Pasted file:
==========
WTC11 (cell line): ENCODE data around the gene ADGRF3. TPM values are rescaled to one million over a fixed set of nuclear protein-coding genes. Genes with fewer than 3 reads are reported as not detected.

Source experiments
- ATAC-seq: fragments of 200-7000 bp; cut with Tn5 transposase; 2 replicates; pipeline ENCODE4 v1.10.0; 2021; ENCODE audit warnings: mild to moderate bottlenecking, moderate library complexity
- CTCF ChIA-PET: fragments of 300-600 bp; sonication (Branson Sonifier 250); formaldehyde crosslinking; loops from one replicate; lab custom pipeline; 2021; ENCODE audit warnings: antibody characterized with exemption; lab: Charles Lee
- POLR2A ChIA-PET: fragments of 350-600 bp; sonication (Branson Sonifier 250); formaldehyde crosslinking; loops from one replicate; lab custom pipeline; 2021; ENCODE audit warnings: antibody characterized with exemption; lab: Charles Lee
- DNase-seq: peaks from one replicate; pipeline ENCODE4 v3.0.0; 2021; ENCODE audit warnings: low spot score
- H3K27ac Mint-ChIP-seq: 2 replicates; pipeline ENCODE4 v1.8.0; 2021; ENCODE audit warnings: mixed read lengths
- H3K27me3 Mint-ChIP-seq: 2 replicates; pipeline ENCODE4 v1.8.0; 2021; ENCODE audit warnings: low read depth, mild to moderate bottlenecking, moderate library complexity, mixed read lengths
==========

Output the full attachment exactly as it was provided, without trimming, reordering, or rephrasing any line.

WTC11 (cell line): ENCODE data around the gene ADGRF3. TPM values are rescaled to one million over a fixed set of nuclear protein-coding genes. Genes with fewer than 3 reads are reported as not detected.

Source experiments
- ATAC-seq: fragments of 200-7000 bp; cut with Tn5 transposase; 2 replicates; pipeline ENCODE4 v1.10.0; 2021; ENCODE audit warnings: mild to moderate bottlenecking, moderate library complexity
- CTCF ChIA-PET: fragments of 300-600 bp; sonication (Branson Sonifier 250); formaldehyde crosslinking; loops from one replicate; lab custom pipeline; 2021; ENCODE audit warnings: antibody characterized with exemption; lab: Charles Lee
- POLR2A ChIA-PET: fragments of 350-600 bp; sonication (Branson Sonifier 250); formaldehyde crosslinking; loops from one replicate; lab custom pipeline; 2021; ENCODE audit warnings: antibody characterized with exemption; lab: Charles Lee
- DNase-seq: peaks from one replicate; pipeline ENCODE4 v3.0.0; 2021; ENCODE audit warnings: low spot score
- H3K27ac Mint-ChIP-seq: 2 replicates; pipeline ENCODE4 v1.8.0; 2021; ENCODE audit warnings: mixed read lengths
- H3K27me3 Mint-ChIP-seq: 2 replicates; pipeline ENCODE4 v1.8.0; 2021; ENCODE audit warnings: low read depth, mild to moderate bottlenecking, moderate library complexity, mixed read lengths